Let’s consider an analogy.  All households have a defined income. We might moan about it and complain, but there’s not much we can do about it. So how do we respond to this? Most organised households will budget and align expenditure with income. There are fixed essentials, such as tax, national insurance, council tax and rental (or mortgage) payments, over which we have little control. But there are other outgoing costs which can be varied and influenced by the household (maybe not enthusiastically), such as, for example, food, clothes, heating, alcohol, etc. If times are hard, then a household will pull back to the fixed essentials and moderate spending in other areas, or to put it another way, the household will prioritise its spending.

If we apply this approach to health-care, then we need to start debating and defining the essentials of health-care and what can we pull back from. In other words, we really are going to have to start discussing what we should be focusing our limited resources on and what we should stop doing, as not all interventions are equal.

I suppose this goes back to my initial views on the pillars of a fair society. To maintain free health-care for critical, core services in the NHS, we are going to have to start redefining what health-care means and acknowledge that we can’t continue to provide the current range of interventions and services, if we want a sustainable NHS for the future.

So, what are the essentials and what should we stop doing?

Dr Ewan Bell is a Consultant Biochemist and Associate Medical Director for NHS Dumfries and Galloway

 

 

 

 

 

 

Gender Equality is Everyones Business by Luis Pombo

What’s the issue with gender?

Gender can be an elusive concept but since it is so embedded in the fabric of our identities, and day to day life and culture, we perceive its nature to be as natural as the air we breathe. In other words the very nature of gender makes it almost impossible for us to think about it as what it really is; a code.

When we wake up in the morning, we do not usually think about gender, or how we are going to make our behaviour fit within the limits of the gender identities we have grown into, or how others expect this to be the case. Any alteration to the rules, any breaking of the code, will attract other people’s attention and sometimes their censure.

But what is gender?

Is it about what sex we are?…Identifying as a woman or a man? Being male or female? Being masculine or feminine? Behaving masculinely or femininely?…

Luis 3Sex and gender are sometimes used interchangeably despite having different meanings; sex is about biology and gender is cultural.

A very useful gender definition is the one adopted by the World Health Organisation:

Gender refers to the array of socially constructed roles and relationships, personality traits, attitudes, behaviours, values, relative power and influence that society ascribes to the two sexes on a differential basis. […] Gender is an acquired identity that is learned, changes over time, and varies widely within and across cultures. Gender is relational and refers not simply to women or men but to the relationship between them.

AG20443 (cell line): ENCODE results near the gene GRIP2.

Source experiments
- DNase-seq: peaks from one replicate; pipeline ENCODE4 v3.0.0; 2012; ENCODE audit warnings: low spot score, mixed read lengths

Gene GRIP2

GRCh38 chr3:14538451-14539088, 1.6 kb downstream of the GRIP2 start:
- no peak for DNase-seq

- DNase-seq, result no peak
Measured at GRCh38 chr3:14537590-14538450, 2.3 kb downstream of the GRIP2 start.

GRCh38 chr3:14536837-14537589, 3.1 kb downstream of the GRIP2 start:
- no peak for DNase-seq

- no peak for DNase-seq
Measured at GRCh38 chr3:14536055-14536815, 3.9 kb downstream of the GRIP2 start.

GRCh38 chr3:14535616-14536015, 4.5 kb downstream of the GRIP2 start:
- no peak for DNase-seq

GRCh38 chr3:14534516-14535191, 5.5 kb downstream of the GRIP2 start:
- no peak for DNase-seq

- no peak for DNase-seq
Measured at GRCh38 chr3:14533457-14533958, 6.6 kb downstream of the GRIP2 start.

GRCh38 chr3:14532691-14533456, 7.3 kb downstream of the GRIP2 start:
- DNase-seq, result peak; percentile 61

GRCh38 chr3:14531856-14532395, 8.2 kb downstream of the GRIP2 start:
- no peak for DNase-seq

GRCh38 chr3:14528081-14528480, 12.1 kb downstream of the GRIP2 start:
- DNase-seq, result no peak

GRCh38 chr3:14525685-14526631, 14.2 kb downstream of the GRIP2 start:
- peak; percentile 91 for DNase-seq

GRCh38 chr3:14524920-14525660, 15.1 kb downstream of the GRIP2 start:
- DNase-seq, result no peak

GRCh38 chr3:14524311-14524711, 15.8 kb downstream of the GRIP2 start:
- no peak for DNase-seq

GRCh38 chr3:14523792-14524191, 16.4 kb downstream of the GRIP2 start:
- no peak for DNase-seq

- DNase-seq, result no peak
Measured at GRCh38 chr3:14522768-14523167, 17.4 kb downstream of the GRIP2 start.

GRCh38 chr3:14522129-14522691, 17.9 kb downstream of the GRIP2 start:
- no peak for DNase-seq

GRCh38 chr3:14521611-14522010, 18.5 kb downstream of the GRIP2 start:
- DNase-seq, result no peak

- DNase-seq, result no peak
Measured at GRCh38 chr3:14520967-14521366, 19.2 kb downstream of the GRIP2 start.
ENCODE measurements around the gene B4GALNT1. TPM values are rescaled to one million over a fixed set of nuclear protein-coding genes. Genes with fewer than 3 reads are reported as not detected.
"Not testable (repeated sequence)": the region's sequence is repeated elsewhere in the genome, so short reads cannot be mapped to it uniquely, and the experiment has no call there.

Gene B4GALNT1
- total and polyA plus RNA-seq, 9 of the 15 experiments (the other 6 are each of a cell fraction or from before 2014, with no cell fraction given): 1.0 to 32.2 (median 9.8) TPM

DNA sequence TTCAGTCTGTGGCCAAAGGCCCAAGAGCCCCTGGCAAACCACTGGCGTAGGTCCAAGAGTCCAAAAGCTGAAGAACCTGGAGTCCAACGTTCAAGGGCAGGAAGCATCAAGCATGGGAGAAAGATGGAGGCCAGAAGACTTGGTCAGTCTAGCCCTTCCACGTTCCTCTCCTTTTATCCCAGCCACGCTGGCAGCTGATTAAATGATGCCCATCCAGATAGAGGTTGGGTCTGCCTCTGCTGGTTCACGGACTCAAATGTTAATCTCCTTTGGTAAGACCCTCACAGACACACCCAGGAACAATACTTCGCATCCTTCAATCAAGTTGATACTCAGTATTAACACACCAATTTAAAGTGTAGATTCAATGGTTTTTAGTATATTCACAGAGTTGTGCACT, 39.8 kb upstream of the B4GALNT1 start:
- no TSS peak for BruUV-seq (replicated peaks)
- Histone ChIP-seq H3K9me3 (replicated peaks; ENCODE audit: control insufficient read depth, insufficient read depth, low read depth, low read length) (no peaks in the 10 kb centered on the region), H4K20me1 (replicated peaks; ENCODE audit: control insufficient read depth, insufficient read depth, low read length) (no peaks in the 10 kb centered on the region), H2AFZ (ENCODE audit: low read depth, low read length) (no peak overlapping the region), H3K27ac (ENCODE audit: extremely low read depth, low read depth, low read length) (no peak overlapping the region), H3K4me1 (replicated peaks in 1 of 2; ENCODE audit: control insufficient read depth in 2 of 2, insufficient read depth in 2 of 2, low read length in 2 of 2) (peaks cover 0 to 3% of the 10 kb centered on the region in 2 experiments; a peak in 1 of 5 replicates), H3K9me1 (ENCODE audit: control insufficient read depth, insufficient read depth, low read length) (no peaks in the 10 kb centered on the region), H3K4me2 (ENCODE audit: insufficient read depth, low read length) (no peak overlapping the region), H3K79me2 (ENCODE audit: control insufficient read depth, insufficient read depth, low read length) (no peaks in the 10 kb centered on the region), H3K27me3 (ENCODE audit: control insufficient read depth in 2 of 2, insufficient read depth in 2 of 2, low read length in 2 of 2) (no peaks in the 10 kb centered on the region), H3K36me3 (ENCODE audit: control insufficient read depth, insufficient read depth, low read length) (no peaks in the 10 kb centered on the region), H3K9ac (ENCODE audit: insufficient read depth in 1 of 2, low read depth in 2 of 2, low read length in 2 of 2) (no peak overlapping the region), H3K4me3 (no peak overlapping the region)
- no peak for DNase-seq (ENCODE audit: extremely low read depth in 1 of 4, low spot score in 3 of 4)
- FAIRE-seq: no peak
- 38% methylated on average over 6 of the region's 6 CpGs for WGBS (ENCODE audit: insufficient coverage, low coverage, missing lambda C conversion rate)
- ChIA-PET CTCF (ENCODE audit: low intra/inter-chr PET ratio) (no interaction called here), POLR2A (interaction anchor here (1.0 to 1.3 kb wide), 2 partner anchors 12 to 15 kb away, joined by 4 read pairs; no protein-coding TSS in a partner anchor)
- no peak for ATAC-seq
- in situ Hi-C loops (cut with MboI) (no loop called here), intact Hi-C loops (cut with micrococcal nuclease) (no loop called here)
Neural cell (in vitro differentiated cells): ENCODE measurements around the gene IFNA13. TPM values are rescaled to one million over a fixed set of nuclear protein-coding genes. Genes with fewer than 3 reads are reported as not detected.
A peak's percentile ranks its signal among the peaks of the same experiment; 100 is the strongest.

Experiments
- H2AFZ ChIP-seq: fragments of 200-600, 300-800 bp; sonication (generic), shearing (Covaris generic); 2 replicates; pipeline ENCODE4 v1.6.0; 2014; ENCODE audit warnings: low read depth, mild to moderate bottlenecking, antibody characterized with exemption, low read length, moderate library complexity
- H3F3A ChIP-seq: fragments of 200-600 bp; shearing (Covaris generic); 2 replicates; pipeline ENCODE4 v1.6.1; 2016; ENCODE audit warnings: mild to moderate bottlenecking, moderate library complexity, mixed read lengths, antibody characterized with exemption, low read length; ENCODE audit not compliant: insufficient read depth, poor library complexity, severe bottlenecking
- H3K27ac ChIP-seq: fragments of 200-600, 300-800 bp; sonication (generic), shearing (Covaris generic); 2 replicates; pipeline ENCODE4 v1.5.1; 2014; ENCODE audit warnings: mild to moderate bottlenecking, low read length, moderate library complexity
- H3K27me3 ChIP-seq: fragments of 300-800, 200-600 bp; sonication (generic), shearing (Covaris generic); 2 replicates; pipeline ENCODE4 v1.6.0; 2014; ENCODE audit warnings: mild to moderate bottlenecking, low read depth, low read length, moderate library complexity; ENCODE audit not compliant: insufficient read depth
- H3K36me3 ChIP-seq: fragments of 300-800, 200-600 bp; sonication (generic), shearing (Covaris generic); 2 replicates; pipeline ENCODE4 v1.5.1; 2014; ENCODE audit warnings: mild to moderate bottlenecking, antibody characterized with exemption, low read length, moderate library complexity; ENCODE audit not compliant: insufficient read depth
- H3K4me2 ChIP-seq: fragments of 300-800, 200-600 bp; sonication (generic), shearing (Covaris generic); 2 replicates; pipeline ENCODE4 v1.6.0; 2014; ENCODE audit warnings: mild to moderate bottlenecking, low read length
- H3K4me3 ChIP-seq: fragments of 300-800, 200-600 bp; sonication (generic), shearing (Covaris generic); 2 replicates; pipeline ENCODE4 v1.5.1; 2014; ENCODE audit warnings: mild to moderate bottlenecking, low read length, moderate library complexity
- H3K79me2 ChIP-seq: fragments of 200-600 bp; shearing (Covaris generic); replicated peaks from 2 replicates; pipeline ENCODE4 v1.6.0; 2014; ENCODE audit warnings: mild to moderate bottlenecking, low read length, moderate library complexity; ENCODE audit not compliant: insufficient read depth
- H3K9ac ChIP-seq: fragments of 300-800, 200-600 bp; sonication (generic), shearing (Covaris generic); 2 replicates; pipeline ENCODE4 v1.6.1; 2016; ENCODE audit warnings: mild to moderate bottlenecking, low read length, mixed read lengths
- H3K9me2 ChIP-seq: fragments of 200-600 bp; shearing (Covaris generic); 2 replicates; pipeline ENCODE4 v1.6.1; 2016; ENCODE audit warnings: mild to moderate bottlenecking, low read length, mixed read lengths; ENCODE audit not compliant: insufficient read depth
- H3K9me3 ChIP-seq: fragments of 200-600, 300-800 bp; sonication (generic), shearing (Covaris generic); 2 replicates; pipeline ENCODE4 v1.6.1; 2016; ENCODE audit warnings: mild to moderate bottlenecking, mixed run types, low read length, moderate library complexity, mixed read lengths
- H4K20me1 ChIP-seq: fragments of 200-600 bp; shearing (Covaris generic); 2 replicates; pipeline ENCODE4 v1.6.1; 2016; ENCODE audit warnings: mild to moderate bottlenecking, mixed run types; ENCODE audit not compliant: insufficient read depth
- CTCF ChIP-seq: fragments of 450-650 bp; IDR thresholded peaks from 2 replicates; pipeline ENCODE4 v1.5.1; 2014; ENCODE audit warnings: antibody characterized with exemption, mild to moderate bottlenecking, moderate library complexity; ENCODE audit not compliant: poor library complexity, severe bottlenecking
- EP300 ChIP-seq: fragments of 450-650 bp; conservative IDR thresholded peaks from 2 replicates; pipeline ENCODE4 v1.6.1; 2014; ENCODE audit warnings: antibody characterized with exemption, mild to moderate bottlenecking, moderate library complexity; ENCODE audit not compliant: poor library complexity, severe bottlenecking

Luis 2Gender goes beyond identifying ourselves as men or women or being masculine or feminine; gender is a whole acquired identity and in the process of acquiring that identity we also acquire notions of power, influence, privilege, expectations and restrictions of what we can expect in life. We learn what is acceptable and unacceptable according to our acquired gender role and we also learn to accept these standards and not to challenge them due to their perceived naturalness.  In a way, it is a kind of code that we all generally share and agree to abide by; a code that cannot be challenged or changed straightforwardly and without consequences for the challenger.

To understand this we need to have a look at how we, humans, ‘get’ our gender.

“It’s a girl!”

As soon as we are born, or now with the help of scans even before then, a name is assigned to us, “appropriate” clothes are bought for us and our bedrooms are decorated according to what gender we are expected to grow into; images of footballs, Spiderman or Disney Princesses will feature in our lampshades, duvet covers and curtains, and toys will follow. A trip to any shop selling baby equipment, clothes or toys shows how entrenched such views are and how much is marketed in terms of learned gender norms.

As we grow, we see our parents and other people around us performing gender and the understanding that we get from those performances is reinforced by other similar consistent messages coming from the behaviour of other people, and from popular culture – songs, music videos, games, books, celebrities, films, cartoons, etc. –

After two years of a constant exposure to fairly consistent gender messages, we start internalising them and by the age of 3 we already know whether we are a boy or a girl. Moreover, by the age of 5 our ideas of gender stereotypes are well developed and by the age of 7 they are fully fixed.

So what?!

There would not be anything wrong with all this except that when we internalise our gender identities we also internalise other notions which will expand or limit our opportunities and expectations according to notions of relative power which, by the way, historically have been imbalanced and which informed a way of thinking and acting that resulted in inequalities some of them still happening these days.

For example:

  • 2300 years ago, Aristotle thought that: “The male is by nature superior, and the female inferior, and the one rules and the other is ruled; this principle, of necessity, extends to all mankind.”